Harry "Sweets" Edison and Lee Young had been the guests in the previous session. Lee was held over for another exciting date while Harry and a trumpet was exchanged for Willie Smith and an alto sax to results just as sweet. Willie is right in vibe with Lee in being a most complimentary voice here, his timing and lines deft and supple, never too long and never too short.

The idea of dressing up the naked Trio with more conventional rhythm seems to date back to the origins of the Trio but was always mutually exclusive, in that the Trio's swing was always affected by the addition. Here at least the swing that the Trio wears makes a fine and flattering fit. The tailoring credits are shared, but the principal credit may belong to Nat perhaps employing his prior experience to advantage, and to producer Lee Gillette for what he doesn't do to the feel the musicians are creating. Well if the Trio was a superb dry rub barbecue that didn't need no sauce added, at least the sauce here is fine indeed!

In the discussion of the previous session, it was noted:

"His can be the most confidential voice you'll hear, all the more for eschewing overt theatrics for the mediums of melody, time and a knowing understanding."

That talent extended itself to the more offensive role of putting an adversary wise in Don't Let It Go To Your Head just as effectively as it applied to a vulnerable romantic lyric like You Can Depend On Me. The protagonist delivers a bit of friendly warning to a naturally optimistic card in order to clear up any potential misunderstanding that his friendly wife might engender, an exchange greatly animated by Nat's obvious enjoyment of the atypical part. Yes, Nat can encompass such somewhat prickly angles to life with just as much personable understanding as the most romantic intimation. But he's not one to let it go to his head, no.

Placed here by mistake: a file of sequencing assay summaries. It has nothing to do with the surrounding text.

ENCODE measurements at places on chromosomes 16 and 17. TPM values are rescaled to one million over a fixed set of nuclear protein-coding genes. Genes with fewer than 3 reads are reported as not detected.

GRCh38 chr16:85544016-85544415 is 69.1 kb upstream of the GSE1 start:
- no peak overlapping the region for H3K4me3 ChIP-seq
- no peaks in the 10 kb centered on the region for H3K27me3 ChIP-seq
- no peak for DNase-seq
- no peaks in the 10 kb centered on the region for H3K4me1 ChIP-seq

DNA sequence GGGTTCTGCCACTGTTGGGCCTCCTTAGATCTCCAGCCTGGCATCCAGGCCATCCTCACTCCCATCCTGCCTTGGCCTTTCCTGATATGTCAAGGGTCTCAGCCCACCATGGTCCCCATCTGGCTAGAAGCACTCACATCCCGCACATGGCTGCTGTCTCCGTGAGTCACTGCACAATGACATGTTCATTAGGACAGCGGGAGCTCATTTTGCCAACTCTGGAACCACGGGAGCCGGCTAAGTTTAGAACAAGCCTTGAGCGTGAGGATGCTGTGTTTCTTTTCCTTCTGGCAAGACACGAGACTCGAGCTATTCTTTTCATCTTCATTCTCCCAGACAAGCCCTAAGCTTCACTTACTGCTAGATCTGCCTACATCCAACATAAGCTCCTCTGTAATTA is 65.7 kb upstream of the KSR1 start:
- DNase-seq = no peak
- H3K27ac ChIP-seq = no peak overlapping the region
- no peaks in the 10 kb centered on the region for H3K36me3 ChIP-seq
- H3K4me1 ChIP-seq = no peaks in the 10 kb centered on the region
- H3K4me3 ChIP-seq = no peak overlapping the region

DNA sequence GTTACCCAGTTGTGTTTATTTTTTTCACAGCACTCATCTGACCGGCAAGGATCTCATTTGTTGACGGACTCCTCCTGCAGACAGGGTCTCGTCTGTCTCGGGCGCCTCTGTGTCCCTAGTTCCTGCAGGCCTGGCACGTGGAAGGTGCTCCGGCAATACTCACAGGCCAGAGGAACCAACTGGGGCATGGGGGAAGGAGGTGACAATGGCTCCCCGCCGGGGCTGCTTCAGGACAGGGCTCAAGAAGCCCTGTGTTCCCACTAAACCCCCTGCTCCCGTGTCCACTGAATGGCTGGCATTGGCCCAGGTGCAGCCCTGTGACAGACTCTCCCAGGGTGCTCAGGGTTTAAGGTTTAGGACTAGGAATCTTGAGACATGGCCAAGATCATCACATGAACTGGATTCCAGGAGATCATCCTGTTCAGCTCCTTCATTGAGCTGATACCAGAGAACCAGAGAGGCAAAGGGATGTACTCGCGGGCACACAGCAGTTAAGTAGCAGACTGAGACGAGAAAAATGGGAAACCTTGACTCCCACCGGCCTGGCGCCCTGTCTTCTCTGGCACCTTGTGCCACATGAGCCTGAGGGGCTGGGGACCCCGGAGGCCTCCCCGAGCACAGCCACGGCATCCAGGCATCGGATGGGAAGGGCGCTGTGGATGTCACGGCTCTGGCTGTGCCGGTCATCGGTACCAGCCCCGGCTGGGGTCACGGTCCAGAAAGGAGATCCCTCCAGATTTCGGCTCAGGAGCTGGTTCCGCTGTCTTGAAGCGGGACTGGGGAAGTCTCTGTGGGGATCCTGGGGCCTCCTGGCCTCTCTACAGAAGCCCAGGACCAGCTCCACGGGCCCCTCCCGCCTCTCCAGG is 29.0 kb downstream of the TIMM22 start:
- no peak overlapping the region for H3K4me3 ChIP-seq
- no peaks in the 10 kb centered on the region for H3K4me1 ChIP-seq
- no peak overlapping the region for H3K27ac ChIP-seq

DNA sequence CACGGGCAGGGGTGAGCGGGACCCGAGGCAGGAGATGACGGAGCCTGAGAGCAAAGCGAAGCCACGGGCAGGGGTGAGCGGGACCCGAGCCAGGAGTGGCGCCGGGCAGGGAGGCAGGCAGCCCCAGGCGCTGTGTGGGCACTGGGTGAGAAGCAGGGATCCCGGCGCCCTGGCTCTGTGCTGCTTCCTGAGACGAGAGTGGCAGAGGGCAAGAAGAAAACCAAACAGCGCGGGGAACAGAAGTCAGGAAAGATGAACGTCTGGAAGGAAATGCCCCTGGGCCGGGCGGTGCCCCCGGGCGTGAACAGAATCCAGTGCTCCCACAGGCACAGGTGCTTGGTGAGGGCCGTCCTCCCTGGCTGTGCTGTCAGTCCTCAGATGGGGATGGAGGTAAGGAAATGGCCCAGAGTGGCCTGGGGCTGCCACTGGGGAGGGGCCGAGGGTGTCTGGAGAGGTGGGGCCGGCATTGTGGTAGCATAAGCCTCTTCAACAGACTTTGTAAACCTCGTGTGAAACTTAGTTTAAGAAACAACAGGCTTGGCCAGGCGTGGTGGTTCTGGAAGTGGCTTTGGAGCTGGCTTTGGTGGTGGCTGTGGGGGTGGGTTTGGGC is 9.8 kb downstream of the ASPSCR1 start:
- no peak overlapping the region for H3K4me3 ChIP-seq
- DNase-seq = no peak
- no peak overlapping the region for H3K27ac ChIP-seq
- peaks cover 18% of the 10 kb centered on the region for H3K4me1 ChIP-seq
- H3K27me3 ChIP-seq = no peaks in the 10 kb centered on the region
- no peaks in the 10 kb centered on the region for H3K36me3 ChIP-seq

Guitarist John Collins is out of the aloof funk he seems to have had for some of the prior session, putting in some mellow bits that seem more of an afterglow from the prior date than a part of this song. Nat walks backwards through a perfectly suitable solo. Willie goes further, insightfully echoed in points by Nat and Lee's brushwork. Willie's playing under Nat's vocal reprise is free and easy in the best senses. Harris provides ideal support with a supple bass.

The self-directed lament of You're Lookin' At Me is yet another extreme for Nat, carried off just as superbly and without ever breaking the mood. Humbling doesn't cover the unflinchingly frank re-evaluation of the subject Nat so soberly voices. It's not all swingin' novelty, leavin' and the Moon in June in Nat's world, that's for darn sure.

Willie's statement of the intro might as well be on a valve trombone, which strangely enough would be the guest instrument for the next session. Back here, Willie's solo is of a more conventional ballad context and is rather nicely restrained, recalling past chutzpa in one long note and continuing to comment with a shake of the head as it were. Nat underscores Collin's now fully in step solo with fitting humility.

Just You, Just Me is just a simple swinger. Nat's vocal expression shifts from emotional to pretty much strictly concerned with swingin': his real showcase here is at the keys. The piano solo (this kid's good! hehe) strikes me as quite unlike his norm in the Trio era, a bit closer to some of the Piano Style album, and perhaps a new leaning from Basie toward Peterson (albeit in his own very clear polished manner). At any rate it seems to me to be among the clearest examples showing that he's still picking things up and developing on the keys. Lee sticks like friggin' glue every moment while Collins and Willie have their work cut out but still pitch in some good bits.